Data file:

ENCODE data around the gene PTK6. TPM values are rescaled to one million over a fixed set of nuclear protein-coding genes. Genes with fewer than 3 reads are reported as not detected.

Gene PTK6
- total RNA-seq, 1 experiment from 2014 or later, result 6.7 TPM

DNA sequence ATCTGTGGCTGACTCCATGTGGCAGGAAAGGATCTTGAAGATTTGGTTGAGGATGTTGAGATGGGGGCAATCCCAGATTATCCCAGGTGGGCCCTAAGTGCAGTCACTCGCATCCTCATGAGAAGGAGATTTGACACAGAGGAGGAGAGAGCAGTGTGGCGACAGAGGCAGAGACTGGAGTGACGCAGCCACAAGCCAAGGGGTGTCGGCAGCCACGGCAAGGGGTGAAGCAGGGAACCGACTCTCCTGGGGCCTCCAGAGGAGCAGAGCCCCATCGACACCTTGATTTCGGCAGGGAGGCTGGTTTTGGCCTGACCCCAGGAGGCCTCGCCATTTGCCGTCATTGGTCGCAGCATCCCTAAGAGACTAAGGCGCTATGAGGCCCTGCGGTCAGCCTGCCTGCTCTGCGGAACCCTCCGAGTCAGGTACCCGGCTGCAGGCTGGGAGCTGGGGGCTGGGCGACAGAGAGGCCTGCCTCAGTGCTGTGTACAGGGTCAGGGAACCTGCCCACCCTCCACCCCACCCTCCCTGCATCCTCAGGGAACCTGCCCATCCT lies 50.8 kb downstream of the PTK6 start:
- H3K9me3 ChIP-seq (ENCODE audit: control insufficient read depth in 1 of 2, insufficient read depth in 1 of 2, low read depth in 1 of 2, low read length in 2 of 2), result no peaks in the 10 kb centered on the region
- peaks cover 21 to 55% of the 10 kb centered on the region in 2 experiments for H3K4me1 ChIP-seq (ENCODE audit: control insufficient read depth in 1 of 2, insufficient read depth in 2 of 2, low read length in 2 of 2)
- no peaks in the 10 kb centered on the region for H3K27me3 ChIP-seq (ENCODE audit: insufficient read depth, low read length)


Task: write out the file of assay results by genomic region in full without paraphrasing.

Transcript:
ENCODE data around the gene PTK6. TPM values are rescaled to one million over a fixed set of nuclear protein-coding genes. Genes with fewer than 3 reads are reported as not detected.

Gene PTK6
- total RNA-seq, 1 experiment from 2014 or later, result 6.7 TPM

DNA sequence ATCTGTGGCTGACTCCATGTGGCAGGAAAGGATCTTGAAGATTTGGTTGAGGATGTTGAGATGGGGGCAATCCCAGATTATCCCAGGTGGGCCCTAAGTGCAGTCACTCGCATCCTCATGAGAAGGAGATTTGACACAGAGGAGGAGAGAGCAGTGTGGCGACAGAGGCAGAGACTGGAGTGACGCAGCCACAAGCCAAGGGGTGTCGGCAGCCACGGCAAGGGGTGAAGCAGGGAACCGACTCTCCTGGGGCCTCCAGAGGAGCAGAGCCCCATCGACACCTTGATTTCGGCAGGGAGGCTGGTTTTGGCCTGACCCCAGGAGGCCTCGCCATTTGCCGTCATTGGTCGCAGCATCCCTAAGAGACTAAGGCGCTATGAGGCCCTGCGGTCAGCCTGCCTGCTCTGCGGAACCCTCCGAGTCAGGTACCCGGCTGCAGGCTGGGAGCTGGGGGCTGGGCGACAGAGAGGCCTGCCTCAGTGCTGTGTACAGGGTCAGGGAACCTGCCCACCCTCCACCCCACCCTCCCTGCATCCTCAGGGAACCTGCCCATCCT lies 50.8 kb downstream of the PTK6 start:
- H3K9me3 ChIP-seq (ENCODE audit: control insufficient read depth in 1 of 2, insufficient read depth in 1 of 2, low read depth in 1 of 2, low read length in 2 of 2), result no peaks in the 10 kb centered on the region
- peaks cover 21 to 55% of the 10 kb centered on the region in 2 experiments for H3K4me1 ChIP-seq (ENCODE audit: control insufficient read depth in 1 of 2, insufficient read depth in 2 of 2, low read length in 2 of 2)
- no peaks in the 10 kb centered on the region for H3K27me3 ChIP-seq (ENCODE audit: insufficient read depth, low read length)